It was a familiar script. The Buffalo Sabres fell behind, made a frantic push with a good third period but came up short.
They usually talk about it being something to build off. It turns out the opponent learns things, too.
As the Washington Capitals celebrated their 3-2 victory Monday afternoon, they looked back at the final 20 minutes. Buffalo opened the third in a 2-0 hole, but it fired 17 of the period's 22 shots to make it one-goal game.
The Capitals held on, but they might not against a team that's above last place in the NHL in goals per game.
"When a team is pinching down really hard, you've got to work around that," Washington defenseman John Carlson said in KeyBank Center. "We did a better job in that last 10 minutes in the third than the first 10 of the period. It's a tough game. It's the NHL, and these teams, they've got really skilled players. They shorten the bench, and they press you as hard as they can.
"That's just what happens in third periods. The more we can learn and make better plays getting it out like we did in the last 10, we'll be better off."
The Capitals aren't the first team to sweat out the final minutes. While the Sabres have been outscored, 124-81, during the opening two periods this season, they trail just 63-59 in the third. Toss out empty-net goals, and it's 49-49.
As opponents gear up for the playoffs by beating the Sabres, they're learning what it takes to close out games.
"A little bit human nature when you get up by a couple goals you feel like you want to play safe and sit back," Caps forward T.J. Oshie said. "Where we got all our success tonight was putting pucks in and getting some extended zone time. I think we can learn from that. We can be more aggressive without giving up odd-man rushes.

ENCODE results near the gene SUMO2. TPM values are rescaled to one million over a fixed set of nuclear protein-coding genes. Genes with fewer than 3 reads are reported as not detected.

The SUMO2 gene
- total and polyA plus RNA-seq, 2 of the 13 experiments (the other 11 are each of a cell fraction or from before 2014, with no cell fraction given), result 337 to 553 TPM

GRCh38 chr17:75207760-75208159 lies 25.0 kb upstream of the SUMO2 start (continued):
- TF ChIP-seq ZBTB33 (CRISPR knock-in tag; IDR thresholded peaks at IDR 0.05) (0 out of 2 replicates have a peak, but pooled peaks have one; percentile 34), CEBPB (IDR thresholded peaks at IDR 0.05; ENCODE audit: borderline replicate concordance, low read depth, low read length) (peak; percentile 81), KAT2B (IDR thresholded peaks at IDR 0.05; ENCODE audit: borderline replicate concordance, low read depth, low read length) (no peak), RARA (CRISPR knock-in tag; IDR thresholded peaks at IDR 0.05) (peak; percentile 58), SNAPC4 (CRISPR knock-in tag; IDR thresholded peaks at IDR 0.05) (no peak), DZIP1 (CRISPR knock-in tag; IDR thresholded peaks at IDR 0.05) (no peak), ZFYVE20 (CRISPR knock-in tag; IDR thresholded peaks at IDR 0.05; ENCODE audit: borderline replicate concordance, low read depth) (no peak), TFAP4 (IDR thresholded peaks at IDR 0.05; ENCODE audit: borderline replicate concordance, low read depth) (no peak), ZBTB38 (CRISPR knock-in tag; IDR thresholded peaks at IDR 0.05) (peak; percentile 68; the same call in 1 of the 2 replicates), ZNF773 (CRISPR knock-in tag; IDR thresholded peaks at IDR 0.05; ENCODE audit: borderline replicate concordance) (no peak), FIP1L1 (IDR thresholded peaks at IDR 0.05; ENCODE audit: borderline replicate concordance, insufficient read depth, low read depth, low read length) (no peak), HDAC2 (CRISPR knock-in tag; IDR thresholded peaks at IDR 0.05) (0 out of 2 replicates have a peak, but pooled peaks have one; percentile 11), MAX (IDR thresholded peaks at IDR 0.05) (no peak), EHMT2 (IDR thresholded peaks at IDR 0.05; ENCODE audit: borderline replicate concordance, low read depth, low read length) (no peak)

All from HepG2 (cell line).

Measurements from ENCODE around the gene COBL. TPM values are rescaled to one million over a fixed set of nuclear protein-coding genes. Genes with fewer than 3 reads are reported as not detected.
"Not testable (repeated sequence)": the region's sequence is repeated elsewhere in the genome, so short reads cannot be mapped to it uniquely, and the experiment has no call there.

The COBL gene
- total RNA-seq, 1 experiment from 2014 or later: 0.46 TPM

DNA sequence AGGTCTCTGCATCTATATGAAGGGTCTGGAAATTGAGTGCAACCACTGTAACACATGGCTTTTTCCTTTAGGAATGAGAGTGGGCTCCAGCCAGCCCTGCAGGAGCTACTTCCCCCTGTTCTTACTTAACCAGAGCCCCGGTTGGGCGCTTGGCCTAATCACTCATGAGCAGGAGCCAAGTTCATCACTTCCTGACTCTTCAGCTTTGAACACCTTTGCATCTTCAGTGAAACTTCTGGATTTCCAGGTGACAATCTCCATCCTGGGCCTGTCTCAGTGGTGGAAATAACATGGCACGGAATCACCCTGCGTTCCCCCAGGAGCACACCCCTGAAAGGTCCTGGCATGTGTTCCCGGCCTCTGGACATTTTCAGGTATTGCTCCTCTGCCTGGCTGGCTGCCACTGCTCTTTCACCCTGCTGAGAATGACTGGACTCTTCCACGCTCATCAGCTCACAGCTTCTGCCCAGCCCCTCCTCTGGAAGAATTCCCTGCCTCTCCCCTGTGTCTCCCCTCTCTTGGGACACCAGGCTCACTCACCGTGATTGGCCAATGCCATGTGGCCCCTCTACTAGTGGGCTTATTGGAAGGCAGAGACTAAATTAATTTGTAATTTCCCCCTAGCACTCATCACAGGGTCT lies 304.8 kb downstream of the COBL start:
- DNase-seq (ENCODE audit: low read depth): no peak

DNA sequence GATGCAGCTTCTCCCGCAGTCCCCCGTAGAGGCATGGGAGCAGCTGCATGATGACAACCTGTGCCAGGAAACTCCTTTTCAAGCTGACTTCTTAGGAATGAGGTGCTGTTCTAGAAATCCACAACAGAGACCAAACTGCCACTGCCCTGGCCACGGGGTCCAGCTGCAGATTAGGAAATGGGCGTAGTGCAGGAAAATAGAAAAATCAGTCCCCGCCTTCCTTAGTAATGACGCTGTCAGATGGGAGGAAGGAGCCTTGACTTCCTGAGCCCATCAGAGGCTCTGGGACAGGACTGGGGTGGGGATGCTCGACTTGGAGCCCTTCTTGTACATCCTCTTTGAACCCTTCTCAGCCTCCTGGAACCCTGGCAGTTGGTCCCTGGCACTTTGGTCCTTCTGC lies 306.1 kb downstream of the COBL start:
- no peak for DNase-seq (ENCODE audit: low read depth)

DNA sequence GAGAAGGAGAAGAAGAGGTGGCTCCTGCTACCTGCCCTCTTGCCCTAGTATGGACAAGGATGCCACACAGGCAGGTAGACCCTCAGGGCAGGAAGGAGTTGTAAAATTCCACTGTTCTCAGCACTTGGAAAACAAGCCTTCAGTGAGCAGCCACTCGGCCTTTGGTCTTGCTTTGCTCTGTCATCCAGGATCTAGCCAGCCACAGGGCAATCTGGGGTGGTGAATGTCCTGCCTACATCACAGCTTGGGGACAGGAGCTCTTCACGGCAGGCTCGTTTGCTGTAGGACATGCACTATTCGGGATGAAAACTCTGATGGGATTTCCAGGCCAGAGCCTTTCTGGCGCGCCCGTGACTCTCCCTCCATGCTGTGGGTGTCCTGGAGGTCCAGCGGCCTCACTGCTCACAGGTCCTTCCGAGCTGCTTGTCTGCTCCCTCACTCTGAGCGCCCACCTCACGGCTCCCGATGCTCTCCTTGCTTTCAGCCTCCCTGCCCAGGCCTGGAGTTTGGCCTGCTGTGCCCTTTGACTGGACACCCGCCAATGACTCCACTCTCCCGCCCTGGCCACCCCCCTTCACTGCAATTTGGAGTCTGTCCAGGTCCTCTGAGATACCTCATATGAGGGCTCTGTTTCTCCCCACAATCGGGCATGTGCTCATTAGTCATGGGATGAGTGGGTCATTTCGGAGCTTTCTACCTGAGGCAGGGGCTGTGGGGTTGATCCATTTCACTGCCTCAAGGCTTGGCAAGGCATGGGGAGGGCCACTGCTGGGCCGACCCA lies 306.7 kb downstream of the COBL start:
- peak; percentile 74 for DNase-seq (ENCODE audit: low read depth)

"If we stick to our systems, I think it'll be harder for teams to get that momentum and feel like they're jamming it down our throat in the last four or five minutes."
Added Caps goaltender Philipp Grubauer: "After the second period, we knew they were going to come out in their own building. I'm sure their coach said something to them.
"If we play our way in the last period, get the pucks out, play simple, not make too many fancy plays, I think we're in good shape."
Of course, none of this is any consolation to the Sabres. They're left searching for answers as to why they play better when behind than when the game starts.
The next opportunity for clues comes Thursday when they visit the Detroit Red Wings.
"The result definitely we don't like," Sabres coach Phil Housley said. "We want to win at home here, but against a really good hockey team, I can't fault our guys for the effort. I'd like to start the way we played the third period.
"We were one shot away from tying the game. It's unfortunate, but I really like the way we responded in the third. That's the type of hockey that we're looking for for 60 minutes."